Field and greenhouse experiments were conducted to determine the response of eastern black nightshade (Solanum ptycanthum), black nightshade (S. nigrum), and tomato (Lycopersicon esculentum Mill. cv. Heinz 6004) to water stress and the effect of nightshade-tomato competition on soil water content. In the greenhouse, plants were exposed to three water regimes induced by watering either daily, weekly, or biweekly. Water deficit caused a similar decrease in height, weight, and leaf area in all three species. There was more than a 50% reduction in height when the plants were watered biweekly compared with daily watering. Water stress caused a shift in biomass from shoots to roots in all three species. Black nightshade and tomato produced thinner leaves in response to water deficit. Companion field experiments were conducted during the 1989 and 1990 growing seasons in Urbana, Ill. Eastern black nightshade and black nightshade were transplanted at densities of 0.8, 1.6, 3.2, and 4.8 plants/m2, 5 days after tomatoes were transplanted. These nightshade densities caused significant reductions in soil water content. In 1989, only the highest density of either nightshade species reduced topsoil water content. In 1990, all densities of nightshade, except the two lowest densities of black nightshade, reduced topsoil water content. Eastern black nightshade consistently had a greater effect on tomato yield than black nightshade. Tomato yields averaged over both years were 17,000 and 8,000 kg·ha-1 at the highest (4.8 plants/m*) density of black and eastern black nightshade, respectively. The decrease in soil moisture from high densities of nightshade could not account for the reduced yields.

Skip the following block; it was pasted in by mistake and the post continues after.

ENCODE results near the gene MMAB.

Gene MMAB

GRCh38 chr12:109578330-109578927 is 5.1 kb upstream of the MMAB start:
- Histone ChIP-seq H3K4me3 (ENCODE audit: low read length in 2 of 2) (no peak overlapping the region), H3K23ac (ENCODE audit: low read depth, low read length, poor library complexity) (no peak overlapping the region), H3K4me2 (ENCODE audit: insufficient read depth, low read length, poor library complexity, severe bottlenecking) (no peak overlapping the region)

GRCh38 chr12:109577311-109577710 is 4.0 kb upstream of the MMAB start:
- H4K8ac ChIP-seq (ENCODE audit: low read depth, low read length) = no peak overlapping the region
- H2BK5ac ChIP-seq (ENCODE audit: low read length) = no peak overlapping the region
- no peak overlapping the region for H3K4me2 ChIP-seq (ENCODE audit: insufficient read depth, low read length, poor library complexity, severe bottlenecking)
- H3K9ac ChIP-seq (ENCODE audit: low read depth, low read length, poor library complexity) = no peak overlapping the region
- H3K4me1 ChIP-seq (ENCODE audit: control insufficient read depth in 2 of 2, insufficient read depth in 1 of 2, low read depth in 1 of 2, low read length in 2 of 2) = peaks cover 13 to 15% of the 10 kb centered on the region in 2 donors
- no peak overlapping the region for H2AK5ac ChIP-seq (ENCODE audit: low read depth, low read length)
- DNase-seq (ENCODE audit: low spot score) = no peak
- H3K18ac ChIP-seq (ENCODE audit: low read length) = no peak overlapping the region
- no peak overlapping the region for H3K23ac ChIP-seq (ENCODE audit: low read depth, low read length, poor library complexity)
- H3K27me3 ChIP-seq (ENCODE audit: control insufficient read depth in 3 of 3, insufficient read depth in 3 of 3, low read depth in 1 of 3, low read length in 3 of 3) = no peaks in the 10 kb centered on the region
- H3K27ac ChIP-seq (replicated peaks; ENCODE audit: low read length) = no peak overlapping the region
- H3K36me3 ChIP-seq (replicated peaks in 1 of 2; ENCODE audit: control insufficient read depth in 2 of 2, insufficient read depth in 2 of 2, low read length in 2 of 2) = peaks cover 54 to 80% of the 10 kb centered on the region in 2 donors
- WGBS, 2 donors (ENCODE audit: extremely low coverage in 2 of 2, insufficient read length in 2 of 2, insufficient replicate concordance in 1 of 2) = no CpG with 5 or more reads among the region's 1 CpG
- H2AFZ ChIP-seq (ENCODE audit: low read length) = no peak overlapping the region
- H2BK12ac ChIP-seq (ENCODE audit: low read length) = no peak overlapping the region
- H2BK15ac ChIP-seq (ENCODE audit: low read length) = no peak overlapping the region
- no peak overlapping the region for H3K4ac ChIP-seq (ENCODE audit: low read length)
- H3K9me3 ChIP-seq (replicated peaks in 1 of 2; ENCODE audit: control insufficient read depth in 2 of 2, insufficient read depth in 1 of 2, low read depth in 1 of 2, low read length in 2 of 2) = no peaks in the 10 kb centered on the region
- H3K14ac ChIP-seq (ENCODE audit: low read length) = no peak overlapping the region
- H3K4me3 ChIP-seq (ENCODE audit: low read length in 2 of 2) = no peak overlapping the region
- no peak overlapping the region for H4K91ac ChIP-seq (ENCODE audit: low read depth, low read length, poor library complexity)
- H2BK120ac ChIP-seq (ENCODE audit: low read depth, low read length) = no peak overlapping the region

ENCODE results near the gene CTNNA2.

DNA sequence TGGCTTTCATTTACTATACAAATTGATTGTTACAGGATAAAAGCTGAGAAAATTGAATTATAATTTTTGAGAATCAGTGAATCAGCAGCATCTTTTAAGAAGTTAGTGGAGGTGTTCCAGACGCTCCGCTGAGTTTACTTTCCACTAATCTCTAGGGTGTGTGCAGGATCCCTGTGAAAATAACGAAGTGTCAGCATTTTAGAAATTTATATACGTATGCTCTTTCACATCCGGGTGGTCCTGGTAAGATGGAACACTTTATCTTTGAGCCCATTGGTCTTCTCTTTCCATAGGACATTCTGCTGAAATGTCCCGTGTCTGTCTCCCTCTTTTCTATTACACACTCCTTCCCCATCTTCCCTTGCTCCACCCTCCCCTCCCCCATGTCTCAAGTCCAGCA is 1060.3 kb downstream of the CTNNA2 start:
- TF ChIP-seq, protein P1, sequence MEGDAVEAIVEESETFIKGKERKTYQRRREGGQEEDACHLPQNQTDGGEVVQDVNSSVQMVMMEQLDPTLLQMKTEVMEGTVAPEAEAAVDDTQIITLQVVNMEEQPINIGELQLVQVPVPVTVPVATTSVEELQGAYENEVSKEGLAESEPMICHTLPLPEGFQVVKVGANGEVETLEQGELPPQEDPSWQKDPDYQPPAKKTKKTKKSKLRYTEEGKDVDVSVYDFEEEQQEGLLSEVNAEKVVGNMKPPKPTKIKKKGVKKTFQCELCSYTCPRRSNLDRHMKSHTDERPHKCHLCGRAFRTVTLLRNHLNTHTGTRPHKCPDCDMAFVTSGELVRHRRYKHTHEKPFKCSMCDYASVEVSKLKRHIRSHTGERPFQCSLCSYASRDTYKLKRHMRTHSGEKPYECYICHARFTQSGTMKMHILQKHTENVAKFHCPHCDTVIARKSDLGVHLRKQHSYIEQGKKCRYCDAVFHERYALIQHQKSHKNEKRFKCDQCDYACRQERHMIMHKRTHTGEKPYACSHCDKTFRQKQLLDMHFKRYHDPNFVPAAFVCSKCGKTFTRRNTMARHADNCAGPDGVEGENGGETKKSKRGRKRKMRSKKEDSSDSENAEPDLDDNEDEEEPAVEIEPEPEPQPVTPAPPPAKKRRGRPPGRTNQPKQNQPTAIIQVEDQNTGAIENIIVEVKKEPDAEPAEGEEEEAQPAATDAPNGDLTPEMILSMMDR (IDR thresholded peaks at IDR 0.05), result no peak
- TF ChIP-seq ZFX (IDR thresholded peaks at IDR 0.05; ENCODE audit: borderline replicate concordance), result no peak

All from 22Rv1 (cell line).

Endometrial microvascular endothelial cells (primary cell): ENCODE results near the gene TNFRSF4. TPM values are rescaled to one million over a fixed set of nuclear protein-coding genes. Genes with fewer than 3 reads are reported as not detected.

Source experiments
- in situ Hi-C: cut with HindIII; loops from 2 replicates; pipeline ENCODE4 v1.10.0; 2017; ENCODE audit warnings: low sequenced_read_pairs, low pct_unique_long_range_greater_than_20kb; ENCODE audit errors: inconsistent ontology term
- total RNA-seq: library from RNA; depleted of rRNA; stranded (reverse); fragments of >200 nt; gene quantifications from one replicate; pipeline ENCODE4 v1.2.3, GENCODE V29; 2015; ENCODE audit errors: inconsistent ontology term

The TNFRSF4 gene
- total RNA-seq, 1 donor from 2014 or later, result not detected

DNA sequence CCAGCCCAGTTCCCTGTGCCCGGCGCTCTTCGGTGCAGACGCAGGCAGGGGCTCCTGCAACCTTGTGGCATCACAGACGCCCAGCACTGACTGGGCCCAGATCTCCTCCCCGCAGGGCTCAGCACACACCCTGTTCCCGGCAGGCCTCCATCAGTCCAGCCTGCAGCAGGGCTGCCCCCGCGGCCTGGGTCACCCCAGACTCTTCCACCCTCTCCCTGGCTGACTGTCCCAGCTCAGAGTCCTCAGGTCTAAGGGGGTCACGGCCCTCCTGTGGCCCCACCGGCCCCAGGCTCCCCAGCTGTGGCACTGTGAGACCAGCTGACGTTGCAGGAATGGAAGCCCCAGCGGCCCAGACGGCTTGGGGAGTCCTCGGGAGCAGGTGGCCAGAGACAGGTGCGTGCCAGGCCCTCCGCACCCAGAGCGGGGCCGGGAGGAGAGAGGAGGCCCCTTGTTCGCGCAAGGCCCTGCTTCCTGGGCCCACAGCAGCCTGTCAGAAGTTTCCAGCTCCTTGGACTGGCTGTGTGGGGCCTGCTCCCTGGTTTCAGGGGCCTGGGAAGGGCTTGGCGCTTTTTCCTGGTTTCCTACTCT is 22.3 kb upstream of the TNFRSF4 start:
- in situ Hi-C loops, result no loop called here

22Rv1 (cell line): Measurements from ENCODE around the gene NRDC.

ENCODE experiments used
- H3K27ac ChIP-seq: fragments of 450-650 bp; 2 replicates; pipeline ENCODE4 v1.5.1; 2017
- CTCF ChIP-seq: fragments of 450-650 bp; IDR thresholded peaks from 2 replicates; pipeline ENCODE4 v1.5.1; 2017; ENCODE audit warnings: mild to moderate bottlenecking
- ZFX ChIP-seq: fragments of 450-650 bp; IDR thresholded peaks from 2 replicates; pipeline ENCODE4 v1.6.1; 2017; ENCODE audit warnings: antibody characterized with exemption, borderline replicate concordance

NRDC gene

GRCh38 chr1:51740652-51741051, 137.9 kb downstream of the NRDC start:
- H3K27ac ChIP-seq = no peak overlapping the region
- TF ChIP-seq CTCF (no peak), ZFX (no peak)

Eastern black nightshade (Solanum ptycanthum) and black (Solanum nigrum) nightshade are difficult to control in tomato, interfering with harvest and decreasing fruit quality and yield. In irrigated tomatoes, soil water depletion was greater as nightshade density increased. However, tomato yield loss due to black nightshade was greatest at the lower weed densities. As density increases, photosynthetic activity (photosynthetic rates, stomatal conductance, intercellular CO2 concentration, and stomatal resistance) of black nightshade is more affected than eastern black nightshade. Photosynthetic activity of tomato is the least affected. In greenhouse experiments where water was denied for approximately a week prior to measurement, tomatoes were more sensitive to water stress than were nightshades. Nightshades were more adapted to drought stress than were tomatoes.